ADHD - latest research findings! How you can help your child with ADHD.
ADHD continues to raise concern and interest for researchers and new findings are continually being published. We look at some of the latest developments that the research community has to offer about ADHD and how these findings can help your child.
What are the latest ADHD research findings?
ADHD and Binge-eating
A new study was found at the John Atkins University in Baltimore that children with ADHD were more than likely to develop binge-eating disorders. While many children with ADHD typically lose weight because they are prescribed stimulant drugs such as Ritalin, Adderall or Concerta (which often leads to loss of appetite), experts have now also linked ADHD to weight gain and obesity.
According to The Centers for Disease Control and Prevention (CDC) Report published in 2011, approximately 11% of children between the ages of 4 to 17 years old in the US have been diagnosed with ADHD.
It is believed that the cause of excessive weight gain in some children with ADHD may be connected to the impulsivity that is characteristic of ADHD behaviour and the loss of control when eating food.
This type of eating shares similar criteria with binge eating disorders but is characterised by the inability to stop eating at certain times.
In the study, 79 children between the ages of 8 and 14 years old were assessed to diagnose ADHD and LOC-ES (loss of control eating syndrome). Researchers discovered that children diagnosed with ADHD were 12 times more likely to develop LOC-ES than children who were not diagnosed with ADHD.
As you can see, these findings suggest that there is a link between ADHD and binge eating disorders.
ADHD and poor sleep
A new Danish study from Aarhus University has shown that children with ADHD may have more difficulty falling asleep and experience more sleep problems in comparison to other children. Their study documented that children with ADHD take a longer time to fall asleep and that their sleep patterns were more disturbed.
According to the study, children with ADHD slept on average 45 minutes less than children without ADHD. There was a huge difference in sleep patterns between the two groups. For instance, children with ADHD fell asleep faster during the day than the children without ADHD.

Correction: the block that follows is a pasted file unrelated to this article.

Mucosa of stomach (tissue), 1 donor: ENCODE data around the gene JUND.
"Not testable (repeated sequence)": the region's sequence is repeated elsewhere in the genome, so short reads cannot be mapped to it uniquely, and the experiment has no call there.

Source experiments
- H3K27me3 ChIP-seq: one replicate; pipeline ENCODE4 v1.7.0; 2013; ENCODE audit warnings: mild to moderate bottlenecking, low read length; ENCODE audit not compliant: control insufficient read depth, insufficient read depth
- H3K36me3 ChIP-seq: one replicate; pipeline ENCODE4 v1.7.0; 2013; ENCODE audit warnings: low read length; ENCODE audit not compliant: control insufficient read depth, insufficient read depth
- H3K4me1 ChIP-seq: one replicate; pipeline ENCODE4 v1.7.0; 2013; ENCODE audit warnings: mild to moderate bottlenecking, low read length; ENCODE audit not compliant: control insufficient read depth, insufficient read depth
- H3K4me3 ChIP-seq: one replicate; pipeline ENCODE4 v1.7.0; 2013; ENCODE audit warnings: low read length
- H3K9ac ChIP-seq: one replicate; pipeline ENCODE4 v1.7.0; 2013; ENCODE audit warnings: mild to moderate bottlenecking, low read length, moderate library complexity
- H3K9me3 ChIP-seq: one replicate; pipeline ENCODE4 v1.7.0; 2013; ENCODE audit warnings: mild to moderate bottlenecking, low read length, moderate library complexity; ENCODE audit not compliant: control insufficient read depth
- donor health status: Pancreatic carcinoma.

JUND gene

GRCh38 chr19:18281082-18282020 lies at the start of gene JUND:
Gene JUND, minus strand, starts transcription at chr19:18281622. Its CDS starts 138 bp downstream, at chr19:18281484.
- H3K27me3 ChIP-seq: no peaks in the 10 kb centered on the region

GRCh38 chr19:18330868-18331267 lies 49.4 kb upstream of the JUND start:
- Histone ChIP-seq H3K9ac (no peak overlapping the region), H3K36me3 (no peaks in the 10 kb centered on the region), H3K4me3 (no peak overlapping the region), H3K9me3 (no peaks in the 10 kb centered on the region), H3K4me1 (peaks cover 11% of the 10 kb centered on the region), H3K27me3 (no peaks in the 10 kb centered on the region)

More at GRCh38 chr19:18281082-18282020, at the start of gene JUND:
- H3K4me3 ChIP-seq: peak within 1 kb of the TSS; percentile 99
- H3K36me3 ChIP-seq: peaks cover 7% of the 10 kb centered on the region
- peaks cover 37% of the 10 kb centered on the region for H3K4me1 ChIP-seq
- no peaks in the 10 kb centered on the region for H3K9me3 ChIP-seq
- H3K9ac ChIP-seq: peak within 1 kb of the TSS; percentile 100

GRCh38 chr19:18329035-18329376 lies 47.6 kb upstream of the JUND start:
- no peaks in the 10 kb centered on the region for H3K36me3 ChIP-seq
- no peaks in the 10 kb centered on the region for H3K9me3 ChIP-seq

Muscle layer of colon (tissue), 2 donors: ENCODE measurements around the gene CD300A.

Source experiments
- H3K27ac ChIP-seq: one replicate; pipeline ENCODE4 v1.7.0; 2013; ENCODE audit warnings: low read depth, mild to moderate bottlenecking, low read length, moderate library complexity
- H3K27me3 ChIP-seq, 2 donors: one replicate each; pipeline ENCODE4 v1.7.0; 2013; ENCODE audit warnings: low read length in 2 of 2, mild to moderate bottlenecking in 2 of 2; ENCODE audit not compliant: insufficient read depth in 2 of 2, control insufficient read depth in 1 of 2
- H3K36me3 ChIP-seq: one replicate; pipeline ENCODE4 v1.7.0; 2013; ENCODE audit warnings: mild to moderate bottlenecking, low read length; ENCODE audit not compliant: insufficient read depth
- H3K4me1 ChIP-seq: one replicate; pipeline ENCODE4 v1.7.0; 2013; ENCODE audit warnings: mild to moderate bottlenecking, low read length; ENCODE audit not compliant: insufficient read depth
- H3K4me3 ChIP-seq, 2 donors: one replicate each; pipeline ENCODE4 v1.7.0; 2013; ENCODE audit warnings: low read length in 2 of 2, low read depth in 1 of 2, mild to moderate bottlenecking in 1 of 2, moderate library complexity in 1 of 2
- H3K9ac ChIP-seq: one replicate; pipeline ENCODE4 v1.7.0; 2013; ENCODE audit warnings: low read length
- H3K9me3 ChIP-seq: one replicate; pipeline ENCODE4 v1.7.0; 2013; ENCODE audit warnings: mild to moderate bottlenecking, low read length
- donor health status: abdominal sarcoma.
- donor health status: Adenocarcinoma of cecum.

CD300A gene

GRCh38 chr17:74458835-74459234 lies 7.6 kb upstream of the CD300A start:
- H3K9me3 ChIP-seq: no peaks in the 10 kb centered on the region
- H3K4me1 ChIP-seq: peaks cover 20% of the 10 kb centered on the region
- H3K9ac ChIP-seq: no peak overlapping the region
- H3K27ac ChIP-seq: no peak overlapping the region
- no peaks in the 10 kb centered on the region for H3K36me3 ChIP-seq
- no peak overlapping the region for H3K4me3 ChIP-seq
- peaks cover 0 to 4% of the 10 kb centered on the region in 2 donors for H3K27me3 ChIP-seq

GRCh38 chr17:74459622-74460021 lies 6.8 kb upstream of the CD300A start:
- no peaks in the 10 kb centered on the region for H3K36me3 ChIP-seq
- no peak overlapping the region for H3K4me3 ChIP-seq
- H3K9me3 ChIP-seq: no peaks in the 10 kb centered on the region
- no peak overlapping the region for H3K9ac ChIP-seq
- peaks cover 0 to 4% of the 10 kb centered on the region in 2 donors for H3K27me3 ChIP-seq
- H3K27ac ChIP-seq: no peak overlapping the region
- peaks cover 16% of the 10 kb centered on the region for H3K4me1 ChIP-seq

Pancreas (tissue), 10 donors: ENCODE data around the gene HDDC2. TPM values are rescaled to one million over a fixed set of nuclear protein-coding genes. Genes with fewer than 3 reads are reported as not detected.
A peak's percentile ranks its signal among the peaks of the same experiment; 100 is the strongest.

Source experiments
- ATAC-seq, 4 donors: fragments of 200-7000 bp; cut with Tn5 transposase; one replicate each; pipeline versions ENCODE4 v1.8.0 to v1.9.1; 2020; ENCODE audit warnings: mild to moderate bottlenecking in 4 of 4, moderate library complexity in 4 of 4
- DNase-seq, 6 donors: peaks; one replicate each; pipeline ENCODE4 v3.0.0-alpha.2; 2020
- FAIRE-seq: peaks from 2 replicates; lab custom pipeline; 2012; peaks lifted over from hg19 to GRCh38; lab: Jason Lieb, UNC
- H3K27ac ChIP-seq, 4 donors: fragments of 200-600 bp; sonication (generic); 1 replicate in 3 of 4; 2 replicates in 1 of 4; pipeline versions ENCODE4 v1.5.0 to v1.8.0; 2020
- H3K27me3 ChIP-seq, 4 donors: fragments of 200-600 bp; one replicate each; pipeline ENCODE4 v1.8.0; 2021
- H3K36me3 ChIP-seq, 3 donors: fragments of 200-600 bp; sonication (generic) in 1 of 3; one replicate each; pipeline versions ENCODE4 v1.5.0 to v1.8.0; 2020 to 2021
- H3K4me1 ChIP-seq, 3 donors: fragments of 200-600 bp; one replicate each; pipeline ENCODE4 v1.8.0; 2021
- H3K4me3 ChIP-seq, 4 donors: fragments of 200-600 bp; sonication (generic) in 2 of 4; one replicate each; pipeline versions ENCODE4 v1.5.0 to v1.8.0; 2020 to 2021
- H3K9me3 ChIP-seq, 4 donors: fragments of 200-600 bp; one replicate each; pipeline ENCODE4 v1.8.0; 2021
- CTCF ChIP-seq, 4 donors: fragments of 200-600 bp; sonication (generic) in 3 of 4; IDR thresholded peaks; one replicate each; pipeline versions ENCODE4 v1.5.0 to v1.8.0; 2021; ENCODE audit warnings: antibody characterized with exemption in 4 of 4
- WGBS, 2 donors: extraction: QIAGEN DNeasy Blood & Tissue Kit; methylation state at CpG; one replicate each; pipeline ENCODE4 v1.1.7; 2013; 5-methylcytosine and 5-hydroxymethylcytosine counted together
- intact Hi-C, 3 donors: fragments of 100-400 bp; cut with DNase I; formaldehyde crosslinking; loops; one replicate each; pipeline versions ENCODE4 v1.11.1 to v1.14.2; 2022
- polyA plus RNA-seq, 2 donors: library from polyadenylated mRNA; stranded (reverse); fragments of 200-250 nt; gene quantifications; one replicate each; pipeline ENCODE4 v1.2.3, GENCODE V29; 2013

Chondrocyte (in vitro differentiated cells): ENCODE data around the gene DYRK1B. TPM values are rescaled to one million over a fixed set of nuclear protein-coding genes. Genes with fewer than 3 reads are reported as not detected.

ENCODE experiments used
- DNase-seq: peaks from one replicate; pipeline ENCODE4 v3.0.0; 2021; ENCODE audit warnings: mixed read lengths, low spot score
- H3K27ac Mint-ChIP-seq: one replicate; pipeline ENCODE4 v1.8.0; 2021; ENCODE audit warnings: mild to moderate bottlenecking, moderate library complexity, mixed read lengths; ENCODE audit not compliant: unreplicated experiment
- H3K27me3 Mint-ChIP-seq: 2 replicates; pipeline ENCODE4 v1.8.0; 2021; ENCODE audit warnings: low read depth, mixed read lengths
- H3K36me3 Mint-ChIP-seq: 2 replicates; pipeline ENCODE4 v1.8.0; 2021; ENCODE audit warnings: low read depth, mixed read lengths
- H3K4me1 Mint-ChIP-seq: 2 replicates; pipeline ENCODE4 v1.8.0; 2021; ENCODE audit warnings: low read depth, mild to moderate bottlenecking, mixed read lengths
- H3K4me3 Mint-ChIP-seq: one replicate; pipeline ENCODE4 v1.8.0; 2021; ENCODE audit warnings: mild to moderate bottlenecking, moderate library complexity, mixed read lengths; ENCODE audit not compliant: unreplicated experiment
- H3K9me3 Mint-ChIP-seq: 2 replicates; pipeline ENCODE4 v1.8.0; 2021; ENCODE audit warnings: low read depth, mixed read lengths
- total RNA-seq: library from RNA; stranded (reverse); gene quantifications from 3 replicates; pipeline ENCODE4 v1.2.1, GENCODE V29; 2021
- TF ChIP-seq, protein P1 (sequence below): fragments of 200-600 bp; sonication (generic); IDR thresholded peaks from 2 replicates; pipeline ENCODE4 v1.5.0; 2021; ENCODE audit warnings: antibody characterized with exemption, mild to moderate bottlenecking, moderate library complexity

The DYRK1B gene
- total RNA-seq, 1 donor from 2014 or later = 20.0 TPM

How these findings can help your child
These findings about ADHD and binge-eating and ADHD and poor sleep can help parents to deal better with these issues. It also gives parents peace of mind that there is truth to these claims and there is a strong link between ADHD symptoms and certain health problems.
Some tips to help your ADHD child with excessive weight gain
Change your child’s diet
Making changes to your child’s diet is very important. Once certain foods are removed the diet, you will definitely be able to see the difference in your child’s weight and behaviour. Remove sugar, MSG, colourants, tartrazine and artificial preservatives from his or her daily diet.
Things to avoid are fizzy cool drinks, sweets, chocolates, anything with caffeine, sugar and artificial colouring. Try to keep junk foods down to a minimum and definitely don’t have it stored in the house where it is difficult to resist!.
See what happens if you eliminate wheat and refined carbohydrate from the diet for a few weeks. Instead use oats, brown rice and rye bread.
Give them lots of fresh fruit, salads and veggies and include fish in the diet as much as possible. Add an all-natural weight loss remedy specially formulated for children called JuniorSlim (for under 12’s) or EcoSlim (for teens & adults) to promote a healthy metabolism and eliminate excess fat.
Some tips to help your ADHD child sleep better
Getting your ADHD child to sleep at night is usually an uphill battle for most parents! Start by establishing routines and boundaries – a good bedtime routine is great place to start. Create an evening ritual where you eat together as a family, bath your child, read a story and settle him or her down for bed. This takes practice, consistency and patience, so be prepared!
Reduce distractions in the home by keeping everything quiet around bed time. Turn the TV down, put computers, video games and cellphones away. Turn the lights low and prepare your house for bedtime.
Other things to avoid are giving your child food or beverages directly before bedtime, especially food and drinks containing sugar.
Hyperactive children with ADHD may need to work off pent up energy and frustration. Encourage exercise and lots of physical activity during the day to encourage better sleep patterns.
A natural remedy such as DuDu Drops, a 100% homeopathic remedy can help to promote peaceful sleep patterns and calm and relax your child.
Review your child’s medication
If your child is taking prescription drugs for ADHD, they could possibly be having an effect on sleep patterns. If this is a problem, consider reviewing your child’s medication with the prescribing doctor.
Also research natural alternatives for ADHD treatment, that can be effective in improving concentration and brain functioning and reducing hyperactivity and behaviour problems, without the side effects of prescription drugs. Have a look at Focus Formula and BrightSpark in the Feelgood Health range. These natural remedies for ADHD were formulated for use in my private practice and have been effective for children around the world for over 20 years. Also make sure that your child has a good multivitamin daily and limit foods and drinks with high sugar and chemical additives.
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